Late this morning a legislative panel will review Iowa DOT rules that would restrict the use of traffic enforcement cameras on state-maintained highways.
The rules could spell the end for traffic cameras on Interstate 380 in Cedar Rapids, on Interstate 29 in Sioux City and Interstate 235 in Des Moines if local officials cannot convince the DOT the cameras improve safety. Senate Democratic Leader Mike Gronstal is from Council Bluffs, where traffic enforcement cameras are installed along a busy city street.
“In my community traffic accidents in the past decade because of automated traffic enforcement have gone from 3800 to 700. They’re now back up maybe to 1100, but that’s still a two-thirds reduction in the number of crashes in Council Bluffs,” Gronstal says.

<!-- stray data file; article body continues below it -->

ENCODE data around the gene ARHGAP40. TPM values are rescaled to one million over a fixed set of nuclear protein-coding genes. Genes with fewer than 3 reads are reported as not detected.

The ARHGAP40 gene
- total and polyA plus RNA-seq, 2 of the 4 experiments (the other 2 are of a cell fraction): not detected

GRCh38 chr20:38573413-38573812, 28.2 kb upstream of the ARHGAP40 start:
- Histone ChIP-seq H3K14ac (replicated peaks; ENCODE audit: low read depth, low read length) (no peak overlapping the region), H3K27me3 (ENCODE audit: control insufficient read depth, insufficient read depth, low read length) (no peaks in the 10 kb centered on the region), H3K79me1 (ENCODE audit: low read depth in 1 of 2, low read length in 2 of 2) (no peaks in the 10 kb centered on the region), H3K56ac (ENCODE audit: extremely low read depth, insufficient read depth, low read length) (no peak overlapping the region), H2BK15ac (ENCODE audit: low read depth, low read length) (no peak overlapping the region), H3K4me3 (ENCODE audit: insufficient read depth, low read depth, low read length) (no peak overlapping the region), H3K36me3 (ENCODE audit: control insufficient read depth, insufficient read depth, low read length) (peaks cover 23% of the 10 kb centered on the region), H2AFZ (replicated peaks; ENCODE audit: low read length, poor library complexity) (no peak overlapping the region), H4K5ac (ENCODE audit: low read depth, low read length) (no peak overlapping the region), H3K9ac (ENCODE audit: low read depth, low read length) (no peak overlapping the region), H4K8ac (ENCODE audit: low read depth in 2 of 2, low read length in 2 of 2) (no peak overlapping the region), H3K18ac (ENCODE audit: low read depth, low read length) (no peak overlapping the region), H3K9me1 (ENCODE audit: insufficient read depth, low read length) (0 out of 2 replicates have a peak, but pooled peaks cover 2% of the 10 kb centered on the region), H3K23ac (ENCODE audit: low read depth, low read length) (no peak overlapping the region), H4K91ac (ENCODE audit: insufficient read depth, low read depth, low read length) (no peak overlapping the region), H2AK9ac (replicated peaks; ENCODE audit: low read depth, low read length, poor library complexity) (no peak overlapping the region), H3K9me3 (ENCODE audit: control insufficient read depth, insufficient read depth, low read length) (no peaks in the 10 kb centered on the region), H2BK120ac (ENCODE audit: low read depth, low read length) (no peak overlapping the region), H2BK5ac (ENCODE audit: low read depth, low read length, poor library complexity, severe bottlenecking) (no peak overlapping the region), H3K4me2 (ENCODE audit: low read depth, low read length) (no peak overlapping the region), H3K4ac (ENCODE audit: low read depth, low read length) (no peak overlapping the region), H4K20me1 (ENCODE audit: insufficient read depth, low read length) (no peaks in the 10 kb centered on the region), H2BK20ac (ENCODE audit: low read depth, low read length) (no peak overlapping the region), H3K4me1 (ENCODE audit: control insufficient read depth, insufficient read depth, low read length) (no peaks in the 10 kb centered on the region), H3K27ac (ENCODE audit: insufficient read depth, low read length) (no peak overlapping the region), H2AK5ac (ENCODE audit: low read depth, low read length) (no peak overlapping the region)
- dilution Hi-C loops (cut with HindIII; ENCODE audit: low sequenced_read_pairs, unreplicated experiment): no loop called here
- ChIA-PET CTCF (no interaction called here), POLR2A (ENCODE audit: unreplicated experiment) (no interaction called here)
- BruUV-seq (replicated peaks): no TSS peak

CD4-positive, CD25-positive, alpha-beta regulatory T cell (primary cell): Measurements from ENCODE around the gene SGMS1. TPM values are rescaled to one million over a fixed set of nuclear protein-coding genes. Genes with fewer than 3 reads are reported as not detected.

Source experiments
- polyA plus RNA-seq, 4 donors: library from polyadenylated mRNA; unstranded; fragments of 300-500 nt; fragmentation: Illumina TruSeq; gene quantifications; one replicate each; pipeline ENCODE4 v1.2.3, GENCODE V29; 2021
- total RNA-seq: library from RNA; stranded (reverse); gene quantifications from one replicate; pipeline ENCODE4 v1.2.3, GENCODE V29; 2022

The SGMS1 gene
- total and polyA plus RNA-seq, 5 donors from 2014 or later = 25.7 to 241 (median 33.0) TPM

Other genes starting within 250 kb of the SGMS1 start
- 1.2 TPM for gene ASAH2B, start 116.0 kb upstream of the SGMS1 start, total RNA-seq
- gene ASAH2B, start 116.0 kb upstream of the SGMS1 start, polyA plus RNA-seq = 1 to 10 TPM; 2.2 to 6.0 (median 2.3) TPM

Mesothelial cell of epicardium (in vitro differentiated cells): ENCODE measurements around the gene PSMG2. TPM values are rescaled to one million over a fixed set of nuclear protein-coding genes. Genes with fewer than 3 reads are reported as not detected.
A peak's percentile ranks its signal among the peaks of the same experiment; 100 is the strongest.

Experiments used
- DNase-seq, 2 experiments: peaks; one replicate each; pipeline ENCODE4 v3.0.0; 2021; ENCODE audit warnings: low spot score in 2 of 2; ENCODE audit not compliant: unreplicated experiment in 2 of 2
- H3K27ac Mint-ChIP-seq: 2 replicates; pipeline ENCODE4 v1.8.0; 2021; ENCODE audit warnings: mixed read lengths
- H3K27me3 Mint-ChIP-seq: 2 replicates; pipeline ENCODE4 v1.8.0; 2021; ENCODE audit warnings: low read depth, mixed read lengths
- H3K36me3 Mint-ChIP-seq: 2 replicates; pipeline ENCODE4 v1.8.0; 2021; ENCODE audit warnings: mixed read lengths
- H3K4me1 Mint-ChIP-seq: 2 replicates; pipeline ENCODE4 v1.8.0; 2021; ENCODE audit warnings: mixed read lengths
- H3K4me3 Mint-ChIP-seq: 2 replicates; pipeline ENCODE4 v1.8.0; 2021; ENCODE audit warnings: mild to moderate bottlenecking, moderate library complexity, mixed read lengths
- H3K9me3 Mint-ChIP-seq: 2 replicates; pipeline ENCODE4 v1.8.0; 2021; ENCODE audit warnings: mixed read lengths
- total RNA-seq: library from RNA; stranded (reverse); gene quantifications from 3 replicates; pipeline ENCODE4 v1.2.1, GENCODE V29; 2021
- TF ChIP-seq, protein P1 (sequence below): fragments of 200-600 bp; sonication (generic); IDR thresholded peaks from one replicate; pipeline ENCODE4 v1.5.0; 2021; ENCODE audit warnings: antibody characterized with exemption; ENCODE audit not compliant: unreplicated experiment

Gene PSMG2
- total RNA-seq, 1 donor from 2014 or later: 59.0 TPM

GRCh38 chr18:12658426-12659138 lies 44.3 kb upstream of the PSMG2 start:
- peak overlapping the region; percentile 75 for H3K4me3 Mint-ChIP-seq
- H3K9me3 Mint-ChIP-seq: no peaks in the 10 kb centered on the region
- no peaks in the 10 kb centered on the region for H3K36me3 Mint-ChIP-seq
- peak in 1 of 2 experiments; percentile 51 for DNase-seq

Gronstal is hoping the Legislature’s Administrative Rules Review Committee votes later today to reject the DOT’s proposal.
“I think the Department of Transportation has done an over-reach in terms of their rules,” Gronstal says. “I think they go too far.”
Gronstal argues legislators should make this decision, although he says in the past few years advocated who wanted to limit the fines from traffic enforcement cameras clashed with those seeking an out-right ban on the cameras.
Senate President Pam Jochum, a Democrat from Dubuque who serves on the committee that will review the DOT rules, favors “home rule” rather than the DOT’s approach to traffic cameras. “I understand the need to have some kind of consistency from county-to-county and city-to-city, but it still is a decision up to cities to decide whether or not they believe that is a public safety issue,” Jochum says.
DOT officials are scheduled to go before the Legislature’s Rules Review Committee at 11: 15 this morning to brief the panel on the rules. Legislators will then vote to either approve the rules or they could vote to delay them. That would give the legislature time to pass a bill that would overrule the DOT’s approach.